Performing Regular Accessibility Checks

Performing accessibility checks on a regular basis is a good idea for peace of mind and to ensure the accessibility of your website.

After all, many people may be updating the website. Staff may update existing content and add new content every day, every week or every month. Your web developer may update the theme or add plugins.

At any given moment, after any of these updates, the accessibility of the website can change. What was once accessible may no longer be.

So it’s important to check your website’s accessibility on an ongoing basis.

Get a website audit to know how accessible your site really is. Consider getting one on an annual or semi-annual basis.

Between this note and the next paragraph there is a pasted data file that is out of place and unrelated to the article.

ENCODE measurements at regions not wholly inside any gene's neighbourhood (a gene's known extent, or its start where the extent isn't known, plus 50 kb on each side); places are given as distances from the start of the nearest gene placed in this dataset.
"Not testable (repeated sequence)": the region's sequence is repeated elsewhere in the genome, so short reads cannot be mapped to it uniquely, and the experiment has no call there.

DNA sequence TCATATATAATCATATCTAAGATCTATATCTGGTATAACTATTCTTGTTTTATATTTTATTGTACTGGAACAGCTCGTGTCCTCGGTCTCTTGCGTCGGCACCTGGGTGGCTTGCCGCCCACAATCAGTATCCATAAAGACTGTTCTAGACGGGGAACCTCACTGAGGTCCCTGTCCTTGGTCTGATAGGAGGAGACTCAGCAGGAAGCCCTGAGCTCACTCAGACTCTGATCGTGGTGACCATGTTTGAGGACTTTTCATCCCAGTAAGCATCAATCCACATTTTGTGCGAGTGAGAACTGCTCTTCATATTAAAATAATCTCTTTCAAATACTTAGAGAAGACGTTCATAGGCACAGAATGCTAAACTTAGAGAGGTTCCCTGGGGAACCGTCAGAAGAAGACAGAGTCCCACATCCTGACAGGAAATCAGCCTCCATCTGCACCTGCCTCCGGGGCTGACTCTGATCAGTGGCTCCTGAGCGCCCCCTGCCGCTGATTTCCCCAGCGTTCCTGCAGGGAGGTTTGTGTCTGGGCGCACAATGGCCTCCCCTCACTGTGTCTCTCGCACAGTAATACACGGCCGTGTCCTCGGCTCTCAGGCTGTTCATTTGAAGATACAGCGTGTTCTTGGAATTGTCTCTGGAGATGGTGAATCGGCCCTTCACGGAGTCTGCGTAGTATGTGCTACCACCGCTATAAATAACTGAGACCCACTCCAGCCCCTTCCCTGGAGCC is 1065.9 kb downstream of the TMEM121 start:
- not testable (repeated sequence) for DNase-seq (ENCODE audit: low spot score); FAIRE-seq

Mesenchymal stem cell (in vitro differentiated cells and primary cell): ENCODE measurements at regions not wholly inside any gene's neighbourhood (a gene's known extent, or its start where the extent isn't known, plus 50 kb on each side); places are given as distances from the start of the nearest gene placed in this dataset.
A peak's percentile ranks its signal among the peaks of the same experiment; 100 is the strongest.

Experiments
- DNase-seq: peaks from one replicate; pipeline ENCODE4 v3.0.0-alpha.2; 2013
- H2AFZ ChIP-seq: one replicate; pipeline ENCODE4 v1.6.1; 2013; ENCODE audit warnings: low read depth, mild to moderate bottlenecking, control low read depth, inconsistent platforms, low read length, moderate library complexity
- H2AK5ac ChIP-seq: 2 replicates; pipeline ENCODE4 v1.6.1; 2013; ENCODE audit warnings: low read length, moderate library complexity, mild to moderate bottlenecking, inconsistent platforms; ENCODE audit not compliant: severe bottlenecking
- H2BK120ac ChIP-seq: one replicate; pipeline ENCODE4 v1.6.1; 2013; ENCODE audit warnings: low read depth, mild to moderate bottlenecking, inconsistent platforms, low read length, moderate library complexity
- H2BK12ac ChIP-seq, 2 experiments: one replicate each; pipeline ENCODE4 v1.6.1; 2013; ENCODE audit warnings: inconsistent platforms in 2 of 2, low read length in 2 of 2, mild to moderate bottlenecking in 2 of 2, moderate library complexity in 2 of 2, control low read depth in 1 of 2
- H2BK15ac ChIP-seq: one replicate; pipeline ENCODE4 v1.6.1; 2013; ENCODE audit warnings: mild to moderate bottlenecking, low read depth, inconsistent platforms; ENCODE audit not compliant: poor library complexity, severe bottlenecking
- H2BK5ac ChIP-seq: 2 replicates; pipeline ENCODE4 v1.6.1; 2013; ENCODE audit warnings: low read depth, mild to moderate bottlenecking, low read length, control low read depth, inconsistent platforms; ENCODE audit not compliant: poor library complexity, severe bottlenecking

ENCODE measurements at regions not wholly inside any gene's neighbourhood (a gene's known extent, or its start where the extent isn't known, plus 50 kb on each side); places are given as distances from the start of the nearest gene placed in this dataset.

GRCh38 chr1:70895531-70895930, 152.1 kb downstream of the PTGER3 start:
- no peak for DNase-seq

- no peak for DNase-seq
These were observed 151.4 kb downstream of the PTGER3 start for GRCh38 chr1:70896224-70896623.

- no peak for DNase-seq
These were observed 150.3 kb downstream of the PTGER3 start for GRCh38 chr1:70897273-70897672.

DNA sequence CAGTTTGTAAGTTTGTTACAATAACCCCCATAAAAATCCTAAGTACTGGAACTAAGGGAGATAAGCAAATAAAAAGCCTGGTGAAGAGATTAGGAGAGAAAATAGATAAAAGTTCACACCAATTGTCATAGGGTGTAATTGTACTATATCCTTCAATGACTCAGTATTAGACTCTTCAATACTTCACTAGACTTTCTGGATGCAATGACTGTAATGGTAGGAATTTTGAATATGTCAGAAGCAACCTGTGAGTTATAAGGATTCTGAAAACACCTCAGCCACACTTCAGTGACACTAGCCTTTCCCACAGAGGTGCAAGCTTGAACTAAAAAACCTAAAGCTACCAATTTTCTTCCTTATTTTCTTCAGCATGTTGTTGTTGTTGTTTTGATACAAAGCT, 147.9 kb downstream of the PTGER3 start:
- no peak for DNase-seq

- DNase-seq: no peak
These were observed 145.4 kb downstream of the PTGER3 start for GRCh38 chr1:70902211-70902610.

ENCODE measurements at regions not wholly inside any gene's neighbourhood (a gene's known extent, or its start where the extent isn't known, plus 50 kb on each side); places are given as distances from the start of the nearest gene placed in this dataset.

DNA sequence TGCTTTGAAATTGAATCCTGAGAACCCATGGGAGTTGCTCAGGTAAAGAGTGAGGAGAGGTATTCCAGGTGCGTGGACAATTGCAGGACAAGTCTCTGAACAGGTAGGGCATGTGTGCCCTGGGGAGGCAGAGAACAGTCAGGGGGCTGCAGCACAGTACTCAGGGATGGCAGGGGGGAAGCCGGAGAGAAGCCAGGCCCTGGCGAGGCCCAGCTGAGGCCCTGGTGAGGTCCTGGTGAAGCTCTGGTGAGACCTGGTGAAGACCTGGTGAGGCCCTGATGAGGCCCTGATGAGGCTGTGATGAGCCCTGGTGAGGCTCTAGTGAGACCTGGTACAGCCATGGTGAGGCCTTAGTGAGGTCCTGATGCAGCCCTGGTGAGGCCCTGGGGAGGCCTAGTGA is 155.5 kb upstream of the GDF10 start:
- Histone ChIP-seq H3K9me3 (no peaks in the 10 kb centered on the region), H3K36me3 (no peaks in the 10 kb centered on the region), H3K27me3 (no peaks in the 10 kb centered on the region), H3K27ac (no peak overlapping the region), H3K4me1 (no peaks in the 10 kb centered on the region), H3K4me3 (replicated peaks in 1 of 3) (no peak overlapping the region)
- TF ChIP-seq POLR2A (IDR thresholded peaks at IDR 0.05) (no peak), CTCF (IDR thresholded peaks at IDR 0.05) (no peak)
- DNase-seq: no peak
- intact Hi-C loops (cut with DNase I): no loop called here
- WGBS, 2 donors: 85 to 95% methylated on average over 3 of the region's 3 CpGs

Use automated checkers as a start to help keep away ambulance chasers and for frequent, ongoing checks after having an audit done.

To find out more about the accessibility of your website and get a report of found issues, inquire about a website accessibility audit.

Also consider training your web developer in web accessibility. This helps your organization because it means that your web developer will be able to check for potential accessibility issues before updating the theme or adding a new plugin.

You don’t want to introduce accessibility issues to your website through the update of a theme or by adding a plugin. Most theme and plugin developers do not know accessibility practices.

Your web developer would also be able to make any code edits to the website accessibly and could check and fix edits made by staff to make sure the site remains accessible after the site has been remediated.